Rose Bampton offered these memories of Lotte Lehmann in an interview with Beaumont Glass in January 1986: When I was asked to sing Elisabeth in Tannhäuser for the first time, I remembered Lotte in that role and longed to study it with her; but I didn’t dare to ask her. Constance Hope said: “Why don’t you go and speak with Lotte? She could just talk to you about the part.” So I took along a flower and went to her hotel. She was so wonderful! Speaking with her about the role made everything so much clearer to me.

Pelly [Wilfred Pelletier, Miss Bampton’s husband] and I had heard her Fidelio in Salzburg with Maestro Toscanini, and had both wept. And now this chance to speak with her!

I often sang in Buenos Aires, at first Kundry, Italian parts, and Armide in French; then they asked me to do more German roles. I just knew I’d first have to go out to California and work with Lehmann for about a month before my next South American season. I had not yet performed those German parts and I needed her guidance, especially after I had felt the results after our talk about Tannhäuser.

I stayed in a little hotel in Santa Barbara and went out to Hope Ranch every day. I spent most of the day with Lotte, and sometimes most of the evening too.  She was a very great inspiration to me! Every night, when I went back to my room after a lesson, I would write down on that hotel stationery everything I could remember that she had said about the interpretation of the role we were working on. The next day I would come back to her full of enthusiasm—and then realize how much I had missed, how much I hadn’t written down, how much I had forgotten. That night: back to the writing desk! Soon I had reams of notes. I carried them with me for years, wherever I went to sing those roles. I kept going back to those papers, and each time it was like being with her again at Hope Ranch and having her talk to me.

I studied Sieglinde, Elsa, and Eva with her that time. Eva wasn’t easy at first. You know how Eva says: “The trouble I have with these men!” Well, Lotte would say about me: “The trouble I have with this Eva!”

When she acted out certain parts of the role for me, she was just like a young girl! It was such a revelation, what she made me feel about that part!

Rehearsing Eva in Buenos Aires, the director started to laugh at me. “Rose,” he said, “this is Evchen, not Sieglinde! You’re crossing the stage in three strides! Evchen is not a mythological heroine, she’s a young girl!” I realized I had forgotten my lesson. I went back to my notes and they put me right back into Lotte’s studio again.

While I was in Buenos Aires I was asked to sing the Marschallin. Jarmila Novotna, a great Octavian, was there too. But I said: “No, I can’t do it this year.”

“Why not?” they wanted to know. “We’d give you all the coaching, and you would have a wonderful director.”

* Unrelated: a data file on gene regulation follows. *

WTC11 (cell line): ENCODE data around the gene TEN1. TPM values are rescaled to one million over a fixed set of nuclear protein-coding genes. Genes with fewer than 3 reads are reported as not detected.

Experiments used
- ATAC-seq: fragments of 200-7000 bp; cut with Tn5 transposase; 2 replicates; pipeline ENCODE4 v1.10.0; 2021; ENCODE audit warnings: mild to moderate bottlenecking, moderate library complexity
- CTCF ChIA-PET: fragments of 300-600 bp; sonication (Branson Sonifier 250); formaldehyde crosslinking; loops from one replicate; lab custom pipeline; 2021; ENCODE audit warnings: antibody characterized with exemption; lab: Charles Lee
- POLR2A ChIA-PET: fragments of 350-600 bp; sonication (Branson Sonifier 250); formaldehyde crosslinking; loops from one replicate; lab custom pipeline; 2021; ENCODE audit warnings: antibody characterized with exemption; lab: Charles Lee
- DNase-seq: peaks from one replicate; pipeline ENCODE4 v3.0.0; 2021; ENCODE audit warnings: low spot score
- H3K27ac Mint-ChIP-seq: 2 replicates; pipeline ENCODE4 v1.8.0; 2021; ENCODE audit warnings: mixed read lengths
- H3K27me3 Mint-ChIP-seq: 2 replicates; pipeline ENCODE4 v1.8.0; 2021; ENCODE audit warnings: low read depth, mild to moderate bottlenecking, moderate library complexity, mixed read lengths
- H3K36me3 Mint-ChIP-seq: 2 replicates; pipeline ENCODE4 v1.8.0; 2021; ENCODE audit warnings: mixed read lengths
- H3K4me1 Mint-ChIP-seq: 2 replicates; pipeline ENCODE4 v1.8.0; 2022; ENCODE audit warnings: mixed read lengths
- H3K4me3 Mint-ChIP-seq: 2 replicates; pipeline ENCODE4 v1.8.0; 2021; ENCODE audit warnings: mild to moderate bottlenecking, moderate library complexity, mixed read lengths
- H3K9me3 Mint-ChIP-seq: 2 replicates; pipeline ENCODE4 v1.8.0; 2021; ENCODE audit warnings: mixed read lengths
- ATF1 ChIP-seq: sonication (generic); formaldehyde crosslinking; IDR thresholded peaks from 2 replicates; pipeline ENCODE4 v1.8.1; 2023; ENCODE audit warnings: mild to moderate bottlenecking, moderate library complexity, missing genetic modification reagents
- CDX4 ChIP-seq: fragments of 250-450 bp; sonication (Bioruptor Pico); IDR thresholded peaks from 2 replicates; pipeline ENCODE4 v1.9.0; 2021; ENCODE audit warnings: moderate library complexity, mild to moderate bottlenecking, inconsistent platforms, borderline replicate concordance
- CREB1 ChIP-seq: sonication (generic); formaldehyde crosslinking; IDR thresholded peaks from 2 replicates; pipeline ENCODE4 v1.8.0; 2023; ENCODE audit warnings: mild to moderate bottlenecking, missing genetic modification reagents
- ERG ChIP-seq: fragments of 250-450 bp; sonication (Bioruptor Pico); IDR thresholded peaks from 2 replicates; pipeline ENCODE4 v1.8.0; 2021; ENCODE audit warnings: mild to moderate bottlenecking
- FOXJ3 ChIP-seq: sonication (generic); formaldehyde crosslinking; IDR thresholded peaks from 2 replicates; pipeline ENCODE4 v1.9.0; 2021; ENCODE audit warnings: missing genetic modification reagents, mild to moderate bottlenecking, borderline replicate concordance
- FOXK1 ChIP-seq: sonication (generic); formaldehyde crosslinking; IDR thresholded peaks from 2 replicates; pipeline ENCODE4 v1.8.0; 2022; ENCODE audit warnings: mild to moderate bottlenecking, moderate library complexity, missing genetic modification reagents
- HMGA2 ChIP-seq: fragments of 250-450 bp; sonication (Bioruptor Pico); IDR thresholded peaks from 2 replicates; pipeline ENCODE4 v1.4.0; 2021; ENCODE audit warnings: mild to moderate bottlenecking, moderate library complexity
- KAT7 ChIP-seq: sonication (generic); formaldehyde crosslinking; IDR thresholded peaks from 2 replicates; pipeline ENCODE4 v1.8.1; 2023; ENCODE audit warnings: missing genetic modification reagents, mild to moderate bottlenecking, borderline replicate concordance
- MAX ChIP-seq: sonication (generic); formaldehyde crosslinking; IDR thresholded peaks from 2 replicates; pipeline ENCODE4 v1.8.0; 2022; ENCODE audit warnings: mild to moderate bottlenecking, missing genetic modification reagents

“Because I haven’t worked with Lotte Lehmann yet. Until I’ve worked with her on that role of all roles, I won’t feel I know it.”

So I didn’t do Rosenkavalier that year. In a sense that made me sad, for I would have loved to do it with Novotna. But I had seen Lehmann in the part; and that had been such an unforgettable experience that I knew I would have to study it with her.

When I was acting out the end of the first act for Lotte, I did what I had always seen her do in that touching postlude, when she lets the mirror slip out of her hand. That was a famous moment in her interpretation. But she stopped me.  “No,” she said, “you may not copy me! It’s very nice; but you must never copy anything I do. It must come from within you. You must find a way to do it that is from you.”

Nevertheless, that gesture seemed so natural and so right, that I confess to using it after all, when I performed the Marschallin. I couldn’t help feeling it had to be like that.

Sieglinde was another problem. I was very straight-laced; I was brought up that way. One day she was absolutely furious with me. “Oh, you’re too much the lady! That has nothing to do with what you’re singing! Do you love Pelly? I don’t think you know the least thing about love!”

“Well, I certainly do love Pelly, and whatever I know about love is my private business.”

“Oh, that’s where you make a great mistake!” she told me. “Everything that you know about life—all your experience of life—has to come out in the part you’re doing; and if you are in love with Siegmund, you have to show that love! Why don’t you just pretend it’s Pelly?”

For some people, that approach might be too personal; but she had to work that way with me, because I had too much restraint.

I also studied lieder with her, when I was preparing a Town Hall recital. What an insight she had into the poetry! I had previously studied with Elena Gerhardt, another great lieder singer, who was of course completely different, much more restrained in expressing her emotions. When I came to Lehmann it was just a whole new world! With Gerhardt the musical line was everything; with Lotte there was first the poem.

Her approach has naturally influenced me in my own teaching. You know how so many of the youngsters just stand there doing nothing until it’s time to open their mouths. I have to remind them that the song begins with the first notes of the accompaniment and ends with the last notes of the postlude.

Lotte was also marvelous as a friend, so open and giving! She had a very great influence on my life…. She did a little portrait of me on a ceramic tile. It is very precious to me.